Pokey Trachsel got tangled up in the controversy about NHL discrimination against U.S.-born players, and never really made it into what an NHL that seemed made for his skill and toughness. But he and his wife Cathie raised three daughters and lived in Woodland, with a summer cabin on Island Lake until recent years, when they grew weary of the cold and snow and bought a place in Tucson, Az., returning to the cabin in summers.
They planned a partial family reunion for Easter, at Palm Springs, Calif., and last week they were driving their SUV west from their Tucson home, and were near the Arizona-California border when they ran into a dust storm. Visibility was so bad, they slowed down, driving behind a semi.
Behind them, another semi approached and didn’t slow down. Arizona highway patrol said the second semi crashed into the SUV, sending it into contact with the front semi. The SUV burst into flames, and both Pokey and Cathie Trachsel were killed instantly.
There is no further information, and their daughters are making final arrangements. Understandably, it will take some time to get over the shock – for the family, and for every hockey observer who ever heard Pokey’s name, and appreciate that Duluth has lost one of the greatest hockey players in the city’s long history. Rest in peace, Pokey and Cathie.
Gophers falter in NCAA quest
It was an exciting NCAA hockey tournament, after an inspiring championship victory by Quinnipiac, and the Gophers probably haven’t yet gotten over the shock of blowing a 2-0 lead and losing 3-2 on a spectacular goal 10 seconds into overtime.
After being acclaimed as the No.1 team in the country through most of the season, Minnesota won the Big Ten, lost the Big Ten tournament final to Michigan with a late collapse, but appeared to not put that experience to use.
Bristling with high NHL draft picks, and acclaimed by all boosters including Lou Nanne, that their top line was “the best ever at Minnesota,” it turned out that like wasn’t even the best on the team, as the third line, with Aaron Huglen and Rhett Pitlick making the play of the year while whipping Boston University in a 6-2 semifinal, was the Gophers best – if true teamwork matters.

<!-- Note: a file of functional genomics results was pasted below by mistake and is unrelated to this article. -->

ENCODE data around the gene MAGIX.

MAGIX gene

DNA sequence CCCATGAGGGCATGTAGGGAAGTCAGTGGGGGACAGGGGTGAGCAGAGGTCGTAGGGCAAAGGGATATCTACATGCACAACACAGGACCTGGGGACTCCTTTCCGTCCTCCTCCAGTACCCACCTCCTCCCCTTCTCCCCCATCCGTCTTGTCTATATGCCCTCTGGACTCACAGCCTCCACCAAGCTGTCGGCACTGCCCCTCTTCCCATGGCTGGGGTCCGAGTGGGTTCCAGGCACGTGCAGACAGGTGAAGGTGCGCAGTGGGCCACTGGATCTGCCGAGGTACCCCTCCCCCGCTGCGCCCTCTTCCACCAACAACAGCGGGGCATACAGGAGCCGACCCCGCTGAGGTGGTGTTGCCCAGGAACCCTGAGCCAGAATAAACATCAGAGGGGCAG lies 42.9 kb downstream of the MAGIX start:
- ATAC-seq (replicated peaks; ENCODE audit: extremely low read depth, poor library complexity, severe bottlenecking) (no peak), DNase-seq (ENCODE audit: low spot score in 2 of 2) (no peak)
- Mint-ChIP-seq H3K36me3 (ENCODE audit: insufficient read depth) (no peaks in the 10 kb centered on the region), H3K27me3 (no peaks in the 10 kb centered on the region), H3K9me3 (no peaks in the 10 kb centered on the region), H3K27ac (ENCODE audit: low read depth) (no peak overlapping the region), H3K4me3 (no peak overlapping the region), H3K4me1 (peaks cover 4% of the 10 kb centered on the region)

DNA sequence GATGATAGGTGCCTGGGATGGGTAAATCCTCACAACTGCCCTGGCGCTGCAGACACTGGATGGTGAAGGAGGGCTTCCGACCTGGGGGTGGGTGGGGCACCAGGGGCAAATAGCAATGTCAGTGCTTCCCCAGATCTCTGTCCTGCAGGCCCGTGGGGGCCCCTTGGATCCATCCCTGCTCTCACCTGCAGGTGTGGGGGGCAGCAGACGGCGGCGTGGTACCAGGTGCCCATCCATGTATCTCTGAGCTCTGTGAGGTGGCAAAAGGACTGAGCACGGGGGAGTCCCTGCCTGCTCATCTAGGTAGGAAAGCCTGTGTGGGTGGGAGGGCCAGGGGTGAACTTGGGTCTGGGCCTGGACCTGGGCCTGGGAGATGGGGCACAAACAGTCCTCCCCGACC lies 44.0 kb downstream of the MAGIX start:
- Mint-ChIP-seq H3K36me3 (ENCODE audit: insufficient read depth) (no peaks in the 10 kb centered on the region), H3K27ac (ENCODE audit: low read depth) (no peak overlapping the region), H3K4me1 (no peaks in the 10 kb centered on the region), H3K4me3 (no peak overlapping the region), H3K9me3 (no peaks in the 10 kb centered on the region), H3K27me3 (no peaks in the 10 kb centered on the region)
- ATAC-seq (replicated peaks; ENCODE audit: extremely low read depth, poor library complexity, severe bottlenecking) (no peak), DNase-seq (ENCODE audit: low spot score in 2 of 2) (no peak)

But after leading Quinnipiac 2-0, the Bobcats came back with a true lesson in unified team play, taking over the game, and outshooting the Gophers 14-1 in the third period.
After getting the 2-2 tie, the teams lined up for a 20-minute overtime.
Jacob Quinlan pulled the face-off back to right defenseman Zach Metsa, who zipped a perfect pass ahead to Sam Lipkin, breaking up the right boards. Lipkin caught the pass and rushed to the outside of the right circle, where he backhanded a perfect pass toward the goal. Quillan somehow skated away from back checkers and defensemen alike, crossed at the crease, and deflected Lipkin’s pass through goaltender Justin Close. It took 0:10.
Afterward, the Lipkin said that they had practiced that exact play “hundreds of times.” To which I say, “Now, that’s teamwork!”
Talking about time passing by, the Gophers immediately started scattering to NHL contracts right after the finals, with Jackson LaCombe signing with Anaheim, Brock Faber joining the Wild, Matthew Knies signing with Toronto, and maybe more high regarded underclassmen to follow. After all the boasting and boosting and assumption that a national championship was coming, maybe the “Main U” should learn something from UMD.
While winning three NCAA titles since Minnesota last won one, never once did I hear anybody in the Bulldogs camp sound arrogant or sure that a title was coming. Since the Big Ten and NCHC began play 10 years ago, the NCHC has won five national championships, and the Big Ten none. As in zero. Maybe the Gophers have learned that before the boasting and boosting, and declarations that the Big Ten is the best conference, maybe they should win one first.